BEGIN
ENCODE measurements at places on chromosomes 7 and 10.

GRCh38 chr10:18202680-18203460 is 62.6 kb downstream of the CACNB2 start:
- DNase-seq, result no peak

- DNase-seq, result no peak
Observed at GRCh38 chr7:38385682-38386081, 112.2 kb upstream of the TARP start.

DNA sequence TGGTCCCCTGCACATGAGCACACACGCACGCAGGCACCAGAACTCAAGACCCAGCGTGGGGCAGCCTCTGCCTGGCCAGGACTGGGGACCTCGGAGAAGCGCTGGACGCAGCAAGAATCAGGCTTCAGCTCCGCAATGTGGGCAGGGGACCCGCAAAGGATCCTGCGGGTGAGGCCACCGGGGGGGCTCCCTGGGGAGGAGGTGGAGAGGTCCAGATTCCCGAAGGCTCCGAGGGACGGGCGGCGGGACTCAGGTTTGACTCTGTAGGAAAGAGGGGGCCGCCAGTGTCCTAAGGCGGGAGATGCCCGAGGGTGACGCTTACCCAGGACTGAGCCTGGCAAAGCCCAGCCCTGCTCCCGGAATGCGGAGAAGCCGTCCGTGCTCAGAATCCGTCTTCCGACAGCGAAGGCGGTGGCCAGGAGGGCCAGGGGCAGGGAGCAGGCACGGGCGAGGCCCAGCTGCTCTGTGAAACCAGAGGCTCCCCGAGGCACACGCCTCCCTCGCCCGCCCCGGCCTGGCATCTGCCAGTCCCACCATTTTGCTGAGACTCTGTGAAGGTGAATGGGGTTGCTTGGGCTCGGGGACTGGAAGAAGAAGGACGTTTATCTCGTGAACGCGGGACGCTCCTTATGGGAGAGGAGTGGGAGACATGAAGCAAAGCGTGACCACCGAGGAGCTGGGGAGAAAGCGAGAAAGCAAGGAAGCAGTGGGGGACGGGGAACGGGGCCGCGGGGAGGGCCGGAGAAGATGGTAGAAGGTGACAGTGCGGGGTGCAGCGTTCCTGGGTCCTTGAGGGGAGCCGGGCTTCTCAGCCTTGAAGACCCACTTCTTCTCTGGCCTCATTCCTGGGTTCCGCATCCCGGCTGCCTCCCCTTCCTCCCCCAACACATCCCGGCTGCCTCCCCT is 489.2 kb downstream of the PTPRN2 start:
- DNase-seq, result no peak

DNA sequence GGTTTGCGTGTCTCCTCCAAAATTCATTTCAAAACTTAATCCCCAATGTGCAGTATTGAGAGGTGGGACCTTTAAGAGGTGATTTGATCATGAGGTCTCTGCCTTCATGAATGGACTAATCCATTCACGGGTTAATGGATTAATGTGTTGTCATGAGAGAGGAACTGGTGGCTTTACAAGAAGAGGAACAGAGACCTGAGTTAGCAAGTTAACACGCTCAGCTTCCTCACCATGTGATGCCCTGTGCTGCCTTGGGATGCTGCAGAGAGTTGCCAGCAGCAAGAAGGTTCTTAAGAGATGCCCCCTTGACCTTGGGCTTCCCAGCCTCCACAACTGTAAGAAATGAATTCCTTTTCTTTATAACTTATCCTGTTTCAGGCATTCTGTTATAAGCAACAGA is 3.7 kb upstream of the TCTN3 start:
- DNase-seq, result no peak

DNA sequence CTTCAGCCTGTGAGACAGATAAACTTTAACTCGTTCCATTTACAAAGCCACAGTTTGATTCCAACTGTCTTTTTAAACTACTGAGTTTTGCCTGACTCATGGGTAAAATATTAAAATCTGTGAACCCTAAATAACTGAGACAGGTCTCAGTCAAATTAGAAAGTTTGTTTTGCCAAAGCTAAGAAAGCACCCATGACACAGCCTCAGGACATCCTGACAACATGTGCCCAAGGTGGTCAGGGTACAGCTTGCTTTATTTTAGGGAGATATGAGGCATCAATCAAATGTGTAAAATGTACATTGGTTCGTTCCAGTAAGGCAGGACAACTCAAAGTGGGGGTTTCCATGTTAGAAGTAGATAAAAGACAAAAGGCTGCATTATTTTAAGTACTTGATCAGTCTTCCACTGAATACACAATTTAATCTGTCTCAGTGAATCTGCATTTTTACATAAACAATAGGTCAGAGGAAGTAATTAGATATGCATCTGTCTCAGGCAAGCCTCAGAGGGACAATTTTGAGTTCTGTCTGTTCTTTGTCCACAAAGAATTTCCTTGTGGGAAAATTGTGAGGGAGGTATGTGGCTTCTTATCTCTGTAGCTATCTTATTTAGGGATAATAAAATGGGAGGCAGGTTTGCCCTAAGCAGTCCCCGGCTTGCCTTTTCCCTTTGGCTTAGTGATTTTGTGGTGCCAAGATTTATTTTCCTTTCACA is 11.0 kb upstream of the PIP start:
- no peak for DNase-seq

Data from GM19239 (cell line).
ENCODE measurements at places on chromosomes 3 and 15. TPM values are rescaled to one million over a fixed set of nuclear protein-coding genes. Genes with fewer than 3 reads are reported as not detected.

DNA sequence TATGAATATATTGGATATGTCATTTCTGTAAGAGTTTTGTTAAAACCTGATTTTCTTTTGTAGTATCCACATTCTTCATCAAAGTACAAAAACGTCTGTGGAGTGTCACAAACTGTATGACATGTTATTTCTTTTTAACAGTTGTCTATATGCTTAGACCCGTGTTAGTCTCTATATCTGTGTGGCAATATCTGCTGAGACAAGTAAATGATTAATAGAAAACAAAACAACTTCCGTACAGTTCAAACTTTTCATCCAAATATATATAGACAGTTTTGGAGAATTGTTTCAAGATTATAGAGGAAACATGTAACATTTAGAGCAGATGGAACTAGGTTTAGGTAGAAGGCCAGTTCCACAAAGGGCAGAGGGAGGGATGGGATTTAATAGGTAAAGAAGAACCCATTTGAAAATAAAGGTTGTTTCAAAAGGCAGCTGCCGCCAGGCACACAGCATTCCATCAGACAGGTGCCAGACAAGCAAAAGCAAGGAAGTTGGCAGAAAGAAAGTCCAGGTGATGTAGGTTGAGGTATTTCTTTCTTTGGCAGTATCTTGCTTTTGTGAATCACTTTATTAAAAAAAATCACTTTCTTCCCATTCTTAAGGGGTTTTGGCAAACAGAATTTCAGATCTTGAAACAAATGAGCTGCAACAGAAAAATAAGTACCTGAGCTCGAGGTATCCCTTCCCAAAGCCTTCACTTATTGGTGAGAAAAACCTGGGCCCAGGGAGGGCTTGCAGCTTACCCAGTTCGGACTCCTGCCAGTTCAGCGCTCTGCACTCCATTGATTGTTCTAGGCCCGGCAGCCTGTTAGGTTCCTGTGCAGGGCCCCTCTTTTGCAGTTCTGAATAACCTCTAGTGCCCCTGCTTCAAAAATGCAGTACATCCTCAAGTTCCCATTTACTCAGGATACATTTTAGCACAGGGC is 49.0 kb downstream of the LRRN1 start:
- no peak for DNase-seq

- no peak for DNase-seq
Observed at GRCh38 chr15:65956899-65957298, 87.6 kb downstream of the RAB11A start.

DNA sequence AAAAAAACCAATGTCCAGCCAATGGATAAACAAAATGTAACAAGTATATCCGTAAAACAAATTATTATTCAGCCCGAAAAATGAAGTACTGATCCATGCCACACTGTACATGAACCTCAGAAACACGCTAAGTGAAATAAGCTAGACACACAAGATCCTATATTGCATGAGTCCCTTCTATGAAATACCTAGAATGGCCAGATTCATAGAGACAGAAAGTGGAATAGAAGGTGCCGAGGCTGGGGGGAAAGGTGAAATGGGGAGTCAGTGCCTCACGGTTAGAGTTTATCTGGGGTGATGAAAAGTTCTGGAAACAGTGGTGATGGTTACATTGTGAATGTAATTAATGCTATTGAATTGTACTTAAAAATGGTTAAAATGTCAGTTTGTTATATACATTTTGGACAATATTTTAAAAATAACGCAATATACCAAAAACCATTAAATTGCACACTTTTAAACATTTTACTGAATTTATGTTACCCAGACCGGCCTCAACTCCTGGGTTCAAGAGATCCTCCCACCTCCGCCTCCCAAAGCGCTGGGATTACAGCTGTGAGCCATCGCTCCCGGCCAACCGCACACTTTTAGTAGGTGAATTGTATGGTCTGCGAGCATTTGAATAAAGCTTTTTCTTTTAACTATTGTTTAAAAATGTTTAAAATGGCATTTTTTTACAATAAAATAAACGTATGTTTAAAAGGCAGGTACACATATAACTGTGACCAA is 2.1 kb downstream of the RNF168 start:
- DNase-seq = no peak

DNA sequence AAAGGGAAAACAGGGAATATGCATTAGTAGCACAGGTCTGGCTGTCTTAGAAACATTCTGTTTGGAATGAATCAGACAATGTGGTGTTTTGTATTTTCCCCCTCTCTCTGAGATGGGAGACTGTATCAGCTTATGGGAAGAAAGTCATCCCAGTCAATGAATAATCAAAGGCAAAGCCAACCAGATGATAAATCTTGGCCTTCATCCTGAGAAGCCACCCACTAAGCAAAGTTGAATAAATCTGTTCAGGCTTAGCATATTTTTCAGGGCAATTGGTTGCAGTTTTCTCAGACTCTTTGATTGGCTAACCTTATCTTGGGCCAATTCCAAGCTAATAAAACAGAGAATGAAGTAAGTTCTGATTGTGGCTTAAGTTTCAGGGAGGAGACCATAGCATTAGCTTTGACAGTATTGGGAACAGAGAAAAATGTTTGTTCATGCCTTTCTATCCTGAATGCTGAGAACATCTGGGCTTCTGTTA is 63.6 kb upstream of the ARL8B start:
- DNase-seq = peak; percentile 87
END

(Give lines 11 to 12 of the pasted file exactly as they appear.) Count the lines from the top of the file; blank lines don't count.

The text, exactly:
- no peak for DNase-seq

Data from GM19239 (cell line).